Walkable Regions as a Economic Strategy

The purpose of the session is to introduce elected officials, city staff, and planners, to the economic value of walkable and bikeable communities. It will answer the questions:

How do the built environment and human activity impact economic, social and ecological value?
Why should cities and counties invest transportation and development dollars into bicycle and pedestrian infrastructure?
How do you engage the community, private developers, investors, funders, and businesses to create quality places for people?

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In Search of Places With “Good Bones”

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What do people mean when they say a city has “good bones”? Well, if the streets are laid out in a walkable grid pattern, that can be the “skeleton” for a healthy urban environment. The United States used to regularly build places with “good bones” up until around the 1920s, writes Robert Steuteville at Better […]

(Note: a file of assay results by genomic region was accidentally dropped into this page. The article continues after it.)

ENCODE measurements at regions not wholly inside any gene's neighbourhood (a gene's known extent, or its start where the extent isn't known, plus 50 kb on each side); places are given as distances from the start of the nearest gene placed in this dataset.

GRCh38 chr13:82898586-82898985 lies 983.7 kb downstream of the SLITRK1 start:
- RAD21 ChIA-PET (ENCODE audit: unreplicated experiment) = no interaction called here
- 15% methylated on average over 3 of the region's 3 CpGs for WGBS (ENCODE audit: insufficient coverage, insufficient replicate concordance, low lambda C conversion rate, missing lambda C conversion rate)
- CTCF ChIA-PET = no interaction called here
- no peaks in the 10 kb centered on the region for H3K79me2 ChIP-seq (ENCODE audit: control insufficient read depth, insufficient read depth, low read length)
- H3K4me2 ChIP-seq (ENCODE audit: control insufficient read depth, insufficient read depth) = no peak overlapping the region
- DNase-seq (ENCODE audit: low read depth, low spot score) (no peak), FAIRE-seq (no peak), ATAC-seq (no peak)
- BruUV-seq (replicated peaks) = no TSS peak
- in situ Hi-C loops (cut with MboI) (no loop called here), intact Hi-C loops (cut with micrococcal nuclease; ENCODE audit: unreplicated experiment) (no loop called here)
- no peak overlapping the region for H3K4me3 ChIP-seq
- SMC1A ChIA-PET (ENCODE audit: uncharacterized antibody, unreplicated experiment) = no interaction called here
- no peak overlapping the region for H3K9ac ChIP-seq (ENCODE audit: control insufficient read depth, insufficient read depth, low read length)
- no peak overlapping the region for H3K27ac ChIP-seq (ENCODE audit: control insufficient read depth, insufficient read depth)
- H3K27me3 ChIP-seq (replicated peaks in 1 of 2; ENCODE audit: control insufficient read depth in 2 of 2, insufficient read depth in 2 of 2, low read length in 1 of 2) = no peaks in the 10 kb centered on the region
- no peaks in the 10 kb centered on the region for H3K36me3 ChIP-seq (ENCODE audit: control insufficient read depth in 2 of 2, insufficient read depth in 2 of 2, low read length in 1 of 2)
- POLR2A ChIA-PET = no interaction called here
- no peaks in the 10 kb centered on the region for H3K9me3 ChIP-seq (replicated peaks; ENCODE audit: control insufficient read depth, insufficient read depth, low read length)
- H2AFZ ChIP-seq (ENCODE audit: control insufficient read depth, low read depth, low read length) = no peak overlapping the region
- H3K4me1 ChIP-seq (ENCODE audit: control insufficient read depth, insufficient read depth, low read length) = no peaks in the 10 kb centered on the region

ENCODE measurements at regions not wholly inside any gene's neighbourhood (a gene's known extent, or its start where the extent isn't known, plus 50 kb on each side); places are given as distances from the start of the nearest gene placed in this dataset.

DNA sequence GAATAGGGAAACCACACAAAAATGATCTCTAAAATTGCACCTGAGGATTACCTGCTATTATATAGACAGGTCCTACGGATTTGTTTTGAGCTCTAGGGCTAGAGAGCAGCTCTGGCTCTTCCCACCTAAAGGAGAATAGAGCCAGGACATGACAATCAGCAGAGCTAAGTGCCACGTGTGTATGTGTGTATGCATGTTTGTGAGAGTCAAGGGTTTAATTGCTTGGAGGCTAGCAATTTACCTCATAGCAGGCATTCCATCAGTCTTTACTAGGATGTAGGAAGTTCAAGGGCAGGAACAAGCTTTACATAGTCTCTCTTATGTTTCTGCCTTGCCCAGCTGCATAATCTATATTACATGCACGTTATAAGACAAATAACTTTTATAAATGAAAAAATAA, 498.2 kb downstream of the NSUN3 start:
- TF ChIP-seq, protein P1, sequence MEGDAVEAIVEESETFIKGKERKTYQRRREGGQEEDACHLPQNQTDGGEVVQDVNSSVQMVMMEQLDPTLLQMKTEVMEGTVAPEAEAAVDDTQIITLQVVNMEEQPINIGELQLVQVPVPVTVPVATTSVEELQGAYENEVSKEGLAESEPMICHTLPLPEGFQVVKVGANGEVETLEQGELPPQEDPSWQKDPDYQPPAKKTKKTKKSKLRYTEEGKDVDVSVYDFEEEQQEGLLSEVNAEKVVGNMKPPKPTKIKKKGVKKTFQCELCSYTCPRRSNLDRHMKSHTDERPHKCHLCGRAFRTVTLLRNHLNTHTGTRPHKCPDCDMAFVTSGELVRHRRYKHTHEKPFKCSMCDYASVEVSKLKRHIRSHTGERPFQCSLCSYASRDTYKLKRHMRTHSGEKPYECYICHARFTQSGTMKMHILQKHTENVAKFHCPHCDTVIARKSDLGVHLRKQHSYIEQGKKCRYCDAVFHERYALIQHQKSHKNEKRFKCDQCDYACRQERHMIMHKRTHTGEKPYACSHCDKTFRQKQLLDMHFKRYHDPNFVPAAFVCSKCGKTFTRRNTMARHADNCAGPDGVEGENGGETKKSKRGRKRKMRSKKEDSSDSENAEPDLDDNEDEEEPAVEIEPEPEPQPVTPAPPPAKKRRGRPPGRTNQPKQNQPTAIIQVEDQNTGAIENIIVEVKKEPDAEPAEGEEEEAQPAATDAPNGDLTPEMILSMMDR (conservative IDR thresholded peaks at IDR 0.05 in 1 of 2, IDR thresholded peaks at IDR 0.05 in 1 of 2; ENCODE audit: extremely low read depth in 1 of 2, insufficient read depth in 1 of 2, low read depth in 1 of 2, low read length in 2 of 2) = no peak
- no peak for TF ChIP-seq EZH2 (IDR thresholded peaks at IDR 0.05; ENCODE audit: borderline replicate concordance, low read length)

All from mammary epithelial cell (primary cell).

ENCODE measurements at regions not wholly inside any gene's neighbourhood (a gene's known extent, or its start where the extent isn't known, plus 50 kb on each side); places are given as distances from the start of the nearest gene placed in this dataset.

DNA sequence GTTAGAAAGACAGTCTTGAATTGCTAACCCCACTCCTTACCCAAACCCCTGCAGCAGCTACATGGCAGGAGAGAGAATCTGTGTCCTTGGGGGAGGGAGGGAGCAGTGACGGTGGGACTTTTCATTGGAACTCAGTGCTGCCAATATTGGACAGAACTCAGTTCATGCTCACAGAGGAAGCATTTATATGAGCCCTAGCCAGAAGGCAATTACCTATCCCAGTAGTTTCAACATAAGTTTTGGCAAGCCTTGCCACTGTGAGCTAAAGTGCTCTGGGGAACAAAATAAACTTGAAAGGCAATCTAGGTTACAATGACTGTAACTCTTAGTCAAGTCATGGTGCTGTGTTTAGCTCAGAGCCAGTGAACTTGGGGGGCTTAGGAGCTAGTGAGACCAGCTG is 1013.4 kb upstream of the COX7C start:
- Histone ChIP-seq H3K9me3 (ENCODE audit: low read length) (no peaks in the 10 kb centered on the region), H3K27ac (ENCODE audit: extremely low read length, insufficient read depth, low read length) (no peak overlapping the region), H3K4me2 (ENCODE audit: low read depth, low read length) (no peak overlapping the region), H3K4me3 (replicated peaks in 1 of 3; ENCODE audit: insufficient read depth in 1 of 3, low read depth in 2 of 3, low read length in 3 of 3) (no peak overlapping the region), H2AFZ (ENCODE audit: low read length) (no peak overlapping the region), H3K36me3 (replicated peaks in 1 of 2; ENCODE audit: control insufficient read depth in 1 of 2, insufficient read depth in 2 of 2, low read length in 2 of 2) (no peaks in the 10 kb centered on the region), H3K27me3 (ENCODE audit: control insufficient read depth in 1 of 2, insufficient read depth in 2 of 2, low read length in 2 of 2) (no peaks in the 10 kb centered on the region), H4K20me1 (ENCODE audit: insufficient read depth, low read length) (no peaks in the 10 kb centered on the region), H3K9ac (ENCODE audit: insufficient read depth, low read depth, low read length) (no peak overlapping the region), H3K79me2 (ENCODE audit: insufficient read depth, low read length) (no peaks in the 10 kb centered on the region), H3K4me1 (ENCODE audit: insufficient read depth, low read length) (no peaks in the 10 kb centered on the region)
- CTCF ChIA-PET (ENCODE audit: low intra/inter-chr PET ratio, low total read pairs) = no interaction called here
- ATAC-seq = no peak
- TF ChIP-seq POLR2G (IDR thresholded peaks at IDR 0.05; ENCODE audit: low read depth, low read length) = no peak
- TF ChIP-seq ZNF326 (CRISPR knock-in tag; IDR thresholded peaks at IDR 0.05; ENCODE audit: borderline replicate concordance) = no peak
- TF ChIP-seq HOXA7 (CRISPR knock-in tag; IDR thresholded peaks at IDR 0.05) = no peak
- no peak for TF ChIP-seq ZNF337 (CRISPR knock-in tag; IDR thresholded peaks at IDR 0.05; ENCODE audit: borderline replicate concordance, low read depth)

“Building Cities Shouldn’t Be a Partisan Issue”

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Over the weekend, we came across an article from the Isthmus of Madison, Wisconsin, reporting on a conservative scaremongering campaign against a commuter rail proposal. It quotes a leader in the Wisconsin Republican Party painting transit-oriented development as a red menace: "This has been done before," Dane County Republican Party spokesman Bill Richardson said on […]

Street Smart: Street Cars and Cities in the 21st Century

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oin the national nonprofit Reconnecting America and the Seaside Institute, the American Public Transportation Association, the national Community Streetcar Coalition, the City of Los Angeles, and other sponsors for:  A WORKSHOP ABOUT STREETCARS based on the award-winning book STREET SMART: STREETCARS AND CITIES IN THE 21st CENTURY THURSDAY, MAY 22, 2008, 8:00 a.m.-4 p.m. Orpheum […]